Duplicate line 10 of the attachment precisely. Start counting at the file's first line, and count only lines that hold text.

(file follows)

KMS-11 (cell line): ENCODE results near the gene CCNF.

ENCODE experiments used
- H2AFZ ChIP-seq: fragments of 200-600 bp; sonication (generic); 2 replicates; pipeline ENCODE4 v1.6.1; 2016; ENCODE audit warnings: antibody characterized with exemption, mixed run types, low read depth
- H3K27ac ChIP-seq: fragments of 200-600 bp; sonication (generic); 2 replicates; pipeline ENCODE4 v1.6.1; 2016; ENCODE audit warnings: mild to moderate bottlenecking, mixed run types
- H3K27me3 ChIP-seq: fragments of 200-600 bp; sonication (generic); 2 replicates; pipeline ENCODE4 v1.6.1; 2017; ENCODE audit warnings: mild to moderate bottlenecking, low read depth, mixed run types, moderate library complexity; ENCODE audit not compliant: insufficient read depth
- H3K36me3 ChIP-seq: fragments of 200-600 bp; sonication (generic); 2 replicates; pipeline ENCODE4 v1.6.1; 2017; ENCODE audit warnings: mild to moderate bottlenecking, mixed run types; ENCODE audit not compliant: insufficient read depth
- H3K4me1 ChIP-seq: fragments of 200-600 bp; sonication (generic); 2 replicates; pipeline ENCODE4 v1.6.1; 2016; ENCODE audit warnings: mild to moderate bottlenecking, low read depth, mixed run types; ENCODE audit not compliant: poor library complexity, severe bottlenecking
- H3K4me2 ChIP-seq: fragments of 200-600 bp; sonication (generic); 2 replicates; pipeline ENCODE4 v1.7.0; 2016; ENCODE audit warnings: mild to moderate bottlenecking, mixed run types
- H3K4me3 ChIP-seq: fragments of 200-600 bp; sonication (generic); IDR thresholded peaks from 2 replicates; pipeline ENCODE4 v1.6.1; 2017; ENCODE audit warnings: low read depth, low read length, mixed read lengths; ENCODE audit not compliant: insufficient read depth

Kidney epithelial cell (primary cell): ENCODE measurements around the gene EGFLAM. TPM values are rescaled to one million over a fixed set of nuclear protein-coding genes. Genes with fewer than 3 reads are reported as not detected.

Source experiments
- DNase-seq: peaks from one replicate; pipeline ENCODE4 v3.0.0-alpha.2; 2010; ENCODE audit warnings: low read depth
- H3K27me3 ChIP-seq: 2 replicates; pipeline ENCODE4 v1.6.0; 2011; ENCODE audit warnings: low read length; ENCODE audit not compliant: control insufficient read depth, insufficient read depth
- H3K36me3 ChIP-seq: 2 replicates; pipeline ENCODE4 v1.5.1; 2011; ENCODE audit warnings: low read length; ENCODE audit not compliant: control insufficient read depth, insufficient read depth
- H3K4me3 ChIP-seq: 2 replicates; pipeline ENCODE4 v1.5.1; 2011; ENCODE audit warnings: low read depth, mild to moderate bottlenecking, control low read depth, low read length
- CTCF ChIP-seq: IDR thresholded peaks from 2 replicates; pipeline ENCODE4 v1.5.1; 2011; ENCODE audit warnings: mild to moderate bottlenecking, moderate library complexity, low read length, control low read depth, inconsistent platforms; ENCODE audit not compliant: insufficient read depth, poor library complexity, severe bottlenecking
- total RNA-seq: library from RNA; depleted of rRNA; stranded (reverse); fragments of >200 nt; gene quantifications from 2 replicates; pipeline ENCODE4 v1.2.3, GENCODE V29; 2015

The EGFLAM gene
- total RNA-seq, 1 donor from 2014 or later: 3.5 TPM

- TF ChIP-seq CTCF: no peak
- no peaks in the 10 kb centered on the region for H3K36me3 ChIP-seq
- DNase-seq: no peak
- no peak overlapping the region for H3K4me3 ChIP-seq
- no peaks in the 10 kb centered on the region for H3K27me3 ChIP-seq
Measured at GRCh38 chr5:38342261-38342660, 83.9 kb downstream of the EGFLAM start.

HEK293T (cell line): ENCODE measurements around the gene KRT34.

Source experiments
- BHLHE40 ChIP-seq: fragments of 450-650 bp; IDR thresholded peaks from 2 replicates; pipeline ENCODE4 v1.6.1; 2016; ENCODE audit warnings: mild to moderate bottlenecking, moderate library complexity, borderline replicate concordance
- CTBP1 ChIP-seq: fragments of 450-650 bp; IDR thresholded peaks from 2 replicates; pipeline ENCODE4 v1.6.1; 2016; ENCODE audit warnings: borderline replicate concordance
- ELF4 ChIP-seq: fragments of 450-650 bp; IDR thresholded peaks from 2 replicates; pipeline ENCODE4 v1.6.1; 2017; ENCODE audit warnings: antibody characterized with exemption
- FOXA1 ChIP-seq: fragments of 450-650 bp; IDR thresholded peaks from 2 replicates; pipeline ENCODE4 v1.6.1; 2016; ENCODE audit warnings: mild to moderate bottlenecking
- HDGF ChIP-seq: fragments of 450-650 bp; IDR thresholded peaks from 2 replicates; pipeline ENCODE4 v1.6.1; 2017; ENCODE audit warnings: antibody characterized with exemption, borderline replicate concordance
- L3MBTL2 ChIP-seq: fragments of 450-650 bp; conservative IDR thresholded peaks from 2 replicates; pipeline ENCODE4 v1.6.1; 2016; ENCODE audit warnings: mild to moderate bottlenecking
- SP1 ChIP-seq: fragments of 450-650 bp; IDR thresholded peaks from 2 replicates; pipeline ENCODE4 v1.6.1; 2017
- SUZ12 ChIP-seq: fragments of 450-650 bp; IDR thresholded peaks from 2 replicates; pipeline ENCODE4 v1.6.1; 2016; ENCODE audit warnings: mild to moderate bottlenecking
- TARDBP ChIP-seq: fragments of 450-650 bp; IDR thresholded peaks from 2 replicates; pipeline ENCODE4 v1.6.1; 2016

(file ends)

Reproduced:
Kidney epithelial cell (primary cell): ENCODE measurements around the gene EGFLAM. TPM values are rescaled to one million over a fixed set of nuclear protein-coding genes. Genes with fewer than 3 reads are reported as not detected.